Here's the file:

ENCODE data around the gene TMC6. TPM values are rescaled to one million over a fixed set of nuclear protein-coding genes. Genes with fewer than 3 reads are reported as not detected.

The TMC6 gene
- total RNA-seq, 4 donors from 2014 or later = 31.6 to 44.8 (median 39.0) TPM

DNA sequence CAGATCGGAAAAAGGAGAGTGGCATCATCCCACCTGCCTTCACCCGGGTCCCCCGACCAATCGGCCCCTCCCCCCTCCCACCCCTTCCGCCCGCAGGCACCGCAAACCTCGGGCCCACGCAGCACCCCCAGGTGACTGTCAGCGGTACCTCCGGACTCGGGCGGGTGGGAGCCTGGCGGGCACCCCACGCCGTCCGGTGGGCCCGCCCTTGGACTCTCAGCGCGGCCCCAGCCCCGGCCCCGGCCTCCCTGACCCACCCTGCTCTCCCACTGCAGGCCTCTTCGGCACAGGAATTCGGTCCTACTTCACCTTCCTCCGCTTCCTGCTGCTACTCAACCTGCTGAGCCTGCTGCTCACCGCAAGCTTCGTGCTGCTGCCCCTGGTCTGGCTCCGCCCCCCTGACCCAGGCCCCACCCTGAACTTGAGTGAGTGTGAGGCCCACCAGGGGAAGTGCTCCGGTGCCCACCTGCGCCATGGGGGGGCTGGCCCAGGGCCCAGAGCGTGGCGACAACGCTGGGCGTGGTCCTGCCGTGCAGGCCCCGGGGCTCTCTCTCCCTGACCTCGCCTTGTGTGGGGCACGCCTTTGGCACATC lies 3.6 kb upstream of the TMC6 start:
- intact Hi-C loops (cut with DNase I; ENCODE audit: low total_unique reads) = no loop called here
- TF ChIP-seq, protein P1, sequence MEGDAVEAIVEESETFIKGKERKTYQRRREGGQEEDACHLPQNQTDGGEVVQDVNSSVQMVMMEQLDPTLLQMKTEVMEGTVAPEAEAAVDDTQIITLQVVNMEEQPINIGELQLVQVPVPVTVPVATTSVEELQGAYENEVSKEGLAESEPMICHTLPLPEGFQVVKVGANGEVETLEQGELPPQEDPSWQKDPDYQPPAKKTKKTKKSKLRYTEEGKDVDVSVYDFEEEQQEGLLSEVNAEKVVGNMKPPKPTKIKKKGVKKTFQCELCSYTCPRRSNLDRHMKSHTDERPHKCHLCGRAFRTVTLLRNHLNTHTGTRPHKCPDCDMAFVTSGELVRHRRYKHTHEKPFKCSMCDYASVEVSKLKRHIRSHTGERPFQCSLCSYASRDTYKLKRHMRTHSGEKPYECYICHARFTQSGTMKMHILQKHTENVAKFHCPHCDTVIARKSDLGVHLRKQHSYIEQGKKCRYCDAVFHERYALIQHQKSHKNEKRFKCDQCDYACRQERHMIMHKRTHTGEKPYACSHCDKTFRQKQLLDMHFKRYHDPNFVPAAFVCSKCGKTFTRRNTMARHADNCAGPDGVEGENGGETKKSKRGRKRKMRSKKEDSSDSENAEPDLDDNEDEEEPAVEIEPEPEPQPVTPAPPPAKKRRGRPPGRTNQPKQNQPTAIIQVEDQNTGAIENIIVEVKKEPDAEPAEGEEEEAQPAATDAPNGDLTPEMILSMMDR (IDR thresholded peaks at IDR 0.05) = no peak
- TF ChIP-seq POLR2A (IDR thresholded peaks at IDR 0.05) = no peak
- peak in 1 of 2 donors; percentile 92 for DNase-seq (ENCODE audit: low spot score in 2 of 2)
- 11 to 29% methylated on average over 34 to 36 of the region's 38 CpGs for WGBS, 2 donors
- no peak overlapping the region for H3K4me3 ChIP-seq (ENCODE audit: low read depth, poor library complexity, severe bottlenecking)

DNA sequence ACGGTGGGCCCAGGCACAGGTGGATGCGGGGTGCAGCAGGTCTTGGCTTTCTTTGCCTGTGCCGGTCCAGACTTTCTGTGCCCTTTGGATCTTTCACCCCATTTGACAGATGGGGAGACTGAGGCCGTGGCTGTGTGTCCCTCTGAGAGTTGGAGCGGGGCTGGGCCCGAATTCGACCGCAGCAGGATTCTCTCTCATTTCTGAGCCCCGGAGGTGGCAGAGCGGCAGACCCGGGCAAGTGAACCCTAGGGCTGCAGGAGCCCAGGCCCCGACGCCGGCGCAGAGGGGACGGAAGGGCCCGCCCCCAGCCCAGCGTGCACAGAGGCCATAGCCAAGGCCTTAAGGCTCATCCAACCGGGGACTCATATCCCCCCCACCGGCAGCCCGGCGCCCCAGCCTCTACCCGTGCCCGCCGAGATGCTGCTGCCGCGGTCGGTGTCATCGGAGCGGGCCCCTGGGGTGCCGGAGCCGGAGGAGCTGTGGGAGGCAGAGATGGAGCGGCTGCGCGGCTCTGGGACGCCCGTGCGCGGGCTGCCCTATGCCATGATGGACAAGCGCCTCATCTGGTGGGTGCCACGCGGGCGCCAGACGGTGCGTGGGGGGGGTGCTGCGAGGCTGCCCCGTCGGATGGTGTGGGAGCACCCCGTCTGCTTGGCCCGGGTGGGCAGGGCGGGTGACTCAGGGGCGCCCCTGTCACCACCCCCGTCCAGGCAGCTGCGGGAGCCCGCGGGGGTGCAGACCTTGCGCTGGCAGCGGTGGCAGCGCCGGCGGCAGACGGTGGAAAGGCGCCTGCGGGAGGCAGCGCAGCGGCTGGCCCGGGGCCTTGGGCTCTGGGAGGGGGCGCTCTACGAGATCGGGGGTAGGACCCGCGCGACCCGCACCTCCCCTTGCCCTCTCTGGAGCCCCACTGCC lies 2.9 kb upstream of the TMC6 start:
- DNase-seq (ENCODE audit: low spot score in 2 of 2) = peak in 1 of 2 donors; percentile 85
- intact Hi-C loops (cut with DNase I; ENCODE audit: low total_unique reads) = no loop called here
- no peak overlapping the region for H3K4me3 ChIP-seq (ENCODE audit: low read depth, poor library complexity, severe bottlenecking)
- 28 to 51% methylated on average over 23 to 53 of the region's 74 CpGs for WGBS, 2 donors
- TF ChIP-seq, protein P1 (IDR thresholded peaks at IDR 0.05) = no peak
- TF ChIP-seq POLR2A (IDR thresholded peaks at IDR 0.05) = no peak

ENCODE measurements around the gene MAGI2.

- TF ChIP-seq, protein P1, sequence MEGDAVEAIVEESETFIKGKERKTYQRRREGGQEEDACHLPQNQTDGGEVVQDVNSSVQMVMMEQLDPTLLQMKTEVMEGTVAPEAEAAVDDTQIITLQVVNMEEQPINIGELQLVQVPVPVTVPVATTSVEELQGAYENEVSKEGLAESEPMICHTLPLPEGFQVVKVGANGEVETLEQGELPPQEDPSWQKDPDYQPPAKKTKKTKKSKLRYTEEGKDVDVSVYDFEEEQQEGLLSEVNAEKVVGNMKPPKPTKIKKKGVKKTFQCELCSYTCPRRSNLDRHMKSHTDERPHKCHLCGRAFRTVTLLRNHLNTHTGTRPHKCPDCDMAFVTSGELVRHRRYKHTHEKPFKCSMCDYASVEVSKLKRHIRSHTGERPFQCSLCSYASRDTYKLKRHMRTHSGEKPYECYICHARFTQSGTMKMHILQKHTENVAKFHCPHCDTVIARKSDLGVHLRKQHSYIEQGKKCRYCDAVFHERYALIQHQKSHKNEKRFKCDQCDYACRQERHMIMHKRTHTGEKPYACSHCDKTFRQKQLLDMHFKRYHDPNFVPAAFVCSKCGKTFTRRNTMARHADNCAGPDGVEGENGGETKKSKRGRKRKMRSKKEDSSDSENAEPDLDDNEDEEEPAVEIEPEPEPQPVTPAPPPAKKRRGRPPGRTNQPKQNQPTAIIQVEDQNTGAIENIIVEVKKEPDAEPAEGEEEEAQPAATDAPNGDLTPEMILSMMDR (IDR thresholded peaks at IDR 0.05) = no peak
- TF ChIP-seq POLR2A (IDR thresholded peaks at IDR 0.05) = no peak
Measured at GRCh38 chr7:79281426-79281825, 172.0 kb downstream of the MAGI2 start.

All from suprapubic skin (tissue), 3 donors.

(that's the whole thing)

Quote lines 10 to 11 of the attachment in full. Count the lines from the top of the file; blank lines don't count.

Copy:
- no peak overlapping the region for H3K4me3 ChIP-seq (ENCODE audit: low read depth, poor library complexity, severe bottlenecking)

DNA sequence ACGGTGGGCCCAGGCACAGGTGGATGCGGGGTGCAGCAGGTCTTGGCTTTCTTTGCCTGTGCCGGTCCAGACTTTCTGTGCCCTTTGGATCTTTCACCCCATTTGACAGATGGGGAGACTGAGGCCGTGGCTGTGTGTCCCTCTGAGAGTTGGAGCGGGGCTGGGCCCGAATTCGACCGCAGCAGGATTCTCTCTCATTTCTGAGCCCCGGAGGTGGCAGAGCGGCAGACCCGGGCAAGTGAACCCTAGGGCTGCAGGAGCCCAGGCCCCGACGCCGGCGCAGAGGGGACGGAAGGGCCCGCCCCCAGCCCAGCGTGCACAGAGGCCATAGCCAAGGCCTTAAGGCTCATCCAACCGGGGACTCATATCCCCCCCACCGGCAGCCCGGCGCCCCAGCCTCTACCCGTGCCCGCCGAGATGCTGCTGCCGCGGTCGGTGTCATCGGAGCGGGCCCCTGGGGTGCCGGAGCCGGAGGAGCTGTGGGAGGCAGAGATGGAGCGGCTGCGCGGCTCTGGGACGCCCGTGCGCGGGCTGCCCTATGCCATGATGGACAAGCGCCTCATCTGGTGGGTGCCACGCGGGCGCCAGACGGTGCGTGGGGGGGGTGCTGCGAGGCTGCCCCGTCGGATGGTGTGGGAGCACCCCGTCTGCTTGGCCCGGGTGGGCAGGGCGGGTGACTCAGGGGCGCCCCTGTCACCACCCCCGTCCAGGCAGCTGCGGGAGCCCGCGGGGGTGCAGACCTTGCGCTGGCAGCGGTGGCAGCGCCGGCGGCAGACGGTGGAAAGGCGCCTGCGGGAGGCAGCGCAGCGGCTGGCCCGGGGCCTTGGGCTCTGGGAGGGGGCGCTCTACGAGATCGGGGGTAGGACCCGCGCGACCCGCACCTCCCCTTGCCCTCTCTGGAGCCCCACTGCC lies 2.9 kb upstream of the TMC6 start: